OLDER ALBUMS I REDISCOVERED 13
In tandem with the new, I’m always going back to the old too. Here are some blasts from the pasts that I dusted off and rediscovered via fulsome plays in ‘13.
- Funkadelic One Nation Under a Groove (1978)
- Parliament Mothership Connection (1975)
- Public Enemy It Takes A Nation of Millions To Hold Us Back (1988)
- The Byrds Younger Than Yesterday (1967)
- Various Artists The Late 40s: The Top 10 Collection (1945-49)
- Big Star #1 Record (1972), Radio City (1974), & Third/Sister Lovers (recorded 1974)
- Various Artists Woodstock: Music from the Original Soundtrack and More (recorded 1969)
- Magazine Play (1980)
- The Stranglers The UA Singles 1977-1982
- Belle & Sebastian If You’re Feeling Sinister (1996)
- The Smiths Meat Is Murder (1985)
- Simple Minds Sons & Fascination (1981)
- King Crimson Discipline (1981)
- World Party Private Revolution (1986)
- Blondie Eat To the Beat (1979)
LUCKY 13: THE RETURN OF DAVID BOWIE
After an album-less and mostly silent decade following his near-fatal heart attack in 2004, the return of the presumed-to-be-in-retirement David Jones from Brixton was the music shocker of 13. His quietly slipping out a video for brand new single “Where Are We Now?” along with an album announcement on his January 8, his 66th birthday caught everyone off guard — a rare feat in this era of oversharing and instant online leaks.
That the resulting album was a strong one was yet another surprise (this also shores up my belief that legacy artists should only release new material when truly inspired to do so — see also Bob Dylan’s recent albums). By year’s end, Beyoncé was replicating Bowie’s Surprise! non-marketing marketing approach to her own new disc that he’d spearheaded at the start of the year.
There was also the long-in-planning record-breaking David Bowie Is retrospective at the Victoria and Albert Museum in London which luckily made Toronto it’s next stop (and which yours various thoroughly enjoyed).
Add in a cameo on the Arcade Fire’s “Reflektor” single and inventive reinterpretations of Ziggy White Duke numbers by Beck and James Murphy, and voila!: instant comeback. And all done without a single interview or personal appearance. Hopefully the latter will change in ‘14 … Meanwhile, one of Bowie’s greatest mentors and friends had a less celebratory year …
NOT SO LUCKY 13: THE PASSING OF LOU REED
I’ve already written here about what Lou Reed meant to me and how sad I am at his passing following complications from a liver transplant last spring. Still, I had to shout out his passing once more. Satellite’s gone up to the sky …. “Goodnight Ladies” (1972)
BAD TUNES-Y NEWS
Three particular lowlights jump to mind:
Stones Ticket Prices: I was all fired up to see the Stones on their 50th Anniversary tour but dropped that idea faster than a fix of heroin zooming up Keith Richards’ arm once I caught wind of the egregiously avaricious prices. OK, so big shows are more expensive these days, but $500-600 for regular seats? Fat chance, lads. I wouldn’t spend that for anyone, I don’t care who you are. I was, however, delighted to hear of how they had a hard time selling out most of the North American shows and had to redesignate a number of seats. You can’t always get what you want.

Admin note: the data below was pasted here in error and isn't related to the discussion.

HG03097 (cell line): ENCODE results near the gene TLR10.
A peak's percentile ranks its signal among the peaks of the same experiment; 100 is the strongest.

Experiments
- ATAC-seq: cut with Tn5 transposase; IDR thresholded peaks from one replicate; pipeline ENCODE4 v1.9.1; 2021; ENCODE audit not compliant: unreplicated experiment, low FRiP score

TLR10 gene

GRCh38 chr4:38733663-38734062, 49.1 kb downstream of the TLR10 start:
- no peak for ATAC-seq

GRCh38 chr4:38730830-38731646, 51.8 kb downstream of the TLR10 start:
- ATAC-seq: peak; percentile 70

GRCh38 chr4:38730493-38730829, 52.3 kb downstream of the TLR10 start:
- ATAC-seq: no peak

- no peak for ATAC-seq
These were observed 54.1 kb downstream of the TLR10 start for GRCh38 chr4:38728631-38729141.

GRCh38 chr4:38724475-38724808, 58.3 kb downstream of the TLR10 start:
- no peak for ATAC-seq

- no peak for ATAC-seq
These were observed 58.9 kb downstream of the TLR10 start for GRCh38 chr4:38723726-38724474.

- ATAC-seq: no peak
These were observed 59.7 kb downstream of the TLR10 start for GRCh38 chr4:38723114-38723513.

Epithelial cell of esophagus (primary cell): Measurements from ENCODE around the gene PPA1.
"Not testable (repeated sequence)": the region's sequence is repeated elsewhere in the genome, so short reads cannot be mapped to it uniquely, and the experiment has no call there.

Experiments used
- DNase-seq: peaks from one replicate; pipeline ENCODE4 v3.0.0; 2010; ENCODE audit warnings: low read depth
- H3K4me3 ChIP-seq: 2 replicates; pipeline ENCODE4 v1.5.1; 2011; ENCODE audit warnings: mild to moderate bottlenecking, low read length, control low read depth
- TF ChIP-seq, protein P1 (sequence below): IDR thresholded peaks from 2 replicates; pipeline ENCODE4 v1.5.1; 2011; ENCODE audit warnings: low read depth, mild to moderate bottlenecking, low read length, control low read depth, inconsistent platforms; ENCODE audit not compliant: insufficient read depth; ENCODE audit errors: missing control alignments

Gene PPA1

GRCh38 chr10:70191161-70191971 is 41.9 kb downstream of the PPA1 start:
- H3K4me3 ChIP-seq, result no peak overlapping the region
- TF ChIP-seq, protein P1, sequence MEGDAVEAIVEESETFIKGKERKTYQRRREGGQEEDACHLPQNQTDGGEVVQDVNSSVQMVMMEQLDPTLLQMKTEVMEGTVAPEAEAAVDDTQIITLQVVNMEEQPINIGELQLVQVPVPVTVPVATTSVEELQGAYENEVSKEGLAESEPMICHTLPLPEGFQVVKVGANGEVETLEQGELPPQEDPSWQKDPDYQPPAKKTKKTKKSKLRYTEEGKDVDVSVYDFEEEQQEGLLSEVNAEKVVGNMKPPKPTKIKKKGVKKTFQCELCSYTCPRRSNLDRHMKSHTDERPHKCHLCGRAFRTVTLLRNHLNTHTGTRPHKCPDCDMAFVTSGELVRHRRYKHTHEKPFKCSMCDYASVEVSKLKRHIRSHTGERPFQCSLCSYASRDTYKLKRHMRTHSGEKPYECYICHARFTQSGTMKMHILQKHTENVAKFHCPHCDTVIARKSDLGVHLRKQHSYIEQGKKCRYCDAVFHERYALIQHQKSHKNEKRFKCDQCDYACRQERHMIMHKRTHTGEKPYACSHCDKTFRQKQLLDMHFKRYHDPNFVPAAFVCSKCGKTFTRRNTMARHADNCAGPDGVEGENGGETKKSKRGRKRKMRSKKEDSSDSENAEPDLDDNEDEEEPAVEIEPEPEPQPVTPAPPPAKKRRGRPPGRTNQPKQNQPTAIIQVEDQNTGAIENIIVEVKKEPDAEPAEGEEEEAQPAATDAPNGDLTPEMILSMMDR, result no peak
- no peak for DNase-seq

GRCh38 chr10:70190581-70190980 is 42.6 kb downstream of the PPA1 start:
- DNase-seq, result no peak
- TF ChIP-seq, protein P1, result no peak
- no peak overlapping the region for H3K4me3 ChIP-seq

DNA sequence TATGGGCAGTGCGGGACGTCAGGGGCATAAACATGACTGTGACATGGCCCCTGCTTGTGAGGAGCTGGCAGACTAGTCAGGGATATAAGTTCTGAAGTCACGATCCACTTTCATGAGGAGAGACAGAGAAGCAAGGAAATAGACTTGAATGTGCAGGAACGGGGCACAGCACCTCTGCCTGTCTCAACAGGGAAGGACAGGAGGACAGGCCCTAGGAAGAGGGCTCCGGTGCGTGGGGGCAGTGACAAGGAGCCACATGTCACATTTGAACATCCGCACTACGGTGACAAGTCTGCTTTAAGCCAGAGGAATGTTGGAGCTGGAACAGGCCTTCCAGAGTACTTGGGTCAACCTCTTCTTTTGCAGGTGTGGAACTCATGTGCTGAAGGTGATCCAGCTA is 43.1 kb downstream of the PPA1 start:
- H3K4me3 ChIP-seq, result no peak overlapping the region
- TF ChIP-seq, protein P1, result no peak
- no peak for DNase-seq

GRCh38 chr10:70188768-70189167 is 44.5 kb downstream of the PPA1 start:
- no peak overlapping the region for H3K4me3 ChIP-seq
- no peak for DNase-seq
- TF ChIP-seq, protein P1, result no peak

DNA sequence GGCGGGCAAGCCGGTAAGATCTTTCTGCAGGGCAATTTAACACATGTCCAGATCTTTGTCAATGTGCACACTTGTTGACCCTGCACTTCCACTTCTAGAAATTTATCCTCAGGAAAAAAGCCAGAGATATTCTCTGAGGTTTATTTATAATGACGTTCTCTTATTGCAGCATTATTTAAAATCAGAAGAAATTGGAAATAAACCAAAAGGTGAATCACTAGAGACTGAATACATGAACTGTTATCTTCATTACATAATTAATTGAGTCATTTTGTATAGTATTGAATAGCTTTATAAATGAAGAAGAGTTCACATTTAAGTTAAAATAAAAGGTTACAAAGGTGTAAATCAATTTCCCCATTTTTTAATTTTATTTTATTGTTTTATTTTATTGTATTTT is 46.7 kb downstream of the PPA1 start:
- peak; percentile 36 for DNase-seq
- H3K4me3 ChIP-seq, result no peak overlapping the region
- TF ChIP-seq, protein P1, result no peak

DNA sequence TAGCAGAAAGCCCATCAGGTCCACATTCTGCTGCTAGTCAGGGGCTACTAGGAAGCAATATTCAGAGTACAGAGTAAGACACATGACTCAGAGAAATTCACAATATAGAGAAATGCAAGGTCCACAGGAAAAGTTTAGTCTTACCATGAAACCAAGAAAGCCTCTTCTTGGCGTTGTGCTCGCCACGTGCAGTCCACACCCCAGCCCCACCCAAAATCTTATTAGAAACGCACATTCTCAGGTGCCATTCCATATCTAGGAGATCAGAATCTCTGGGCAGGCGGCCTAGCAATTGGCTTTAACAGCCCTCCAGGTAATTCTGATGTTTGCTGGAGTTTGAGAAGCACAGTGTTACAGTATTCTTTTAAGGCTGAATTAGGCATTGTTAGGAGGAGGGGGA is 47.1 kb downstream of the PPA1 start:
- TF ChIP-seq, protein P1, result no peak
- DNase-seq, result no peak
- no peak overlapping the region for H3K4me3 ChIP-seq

Arcade Fire’s Mandatory Dress Code for Shows: AC ticket prices certainly were reasonable. Less so was the demand that everyone had to show up in formal wear or a costume. Fat chance, lads (and lassies). I am not dressing in a costume unless its Halloween nor am I wearing my expensive business suits to a hot sweaty concert. I had every intention of trying to get tix, but to make those sorts of demands soured me completely. Amazingly, they later claimed that it wasn’t a mandatory thing, honest (um, yes it was kidlets). Your new album’s great, gang … the imperious attitude, less so.
Joni Mitchell’s CBC Interview: One wonders at the energy involved in being this consistently sour and contrarian … or perhaps she was cosmically unnerved by now disgraced Jian Ghomeshi. While the interview had its moments … Joni: If you hate this media game so much and find most of your musical output so crappy, you can simply stay home and silent … just sayin’.
Music-related deaths from 13 that resonance for me: The Doors’ Ray Manzarek, Producer Shadow Morton, Patti Page, Stompin’ Tom Connors, Kevin Ayers, Donald Byrd, JJ Cale, and Devo’s Alan Myers.
All Graphics (minus covers) by VA.
ALL ANNUAL RECAPS:
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Next On Stage —> I will be making a conscious effort to write more about past shows in my blog for greater parity re: writing about new ones. I’ve got a backlog of recent gigs to cover and given the time it takes to research, write and create graphics for each entry, it means that the chronicling of days of yore — the main focus of me starting this project — is getting lost.
So because of this (and also some video-related tech problems at my end which should be soon solved), the much-delayed Bluesfest 2013 pieces (and Macca etc.) will arrive here in early spring.
Next Up is my look at a loopy four-day trip to NYC in 1983. While I will be discussing the performances by hardcore titans The Circle Jerks and post-Throbbing Gristle offshoot Psychic TV that I took in while there, these two entries will more broadly detail the madcap trip to Manhattan as a whole, recounting the hijinks that M.Zeppelin, Miss Bennies, myself, and others got up to (if you’ve read my piece on the Flipper show, then you’ll have some idea of what to expect).
Stay tuned for mosh pit whoopsy-daisys, gang confusion in Washington Square Park, Mr. Brooke Shields aka Broadway Bob, hallucinatory pulsing orange dots of light in the Danceteria bathroom, and the connection between “peace, love and groove” and (almost) flying hams on Madison Avenue.
also following soon …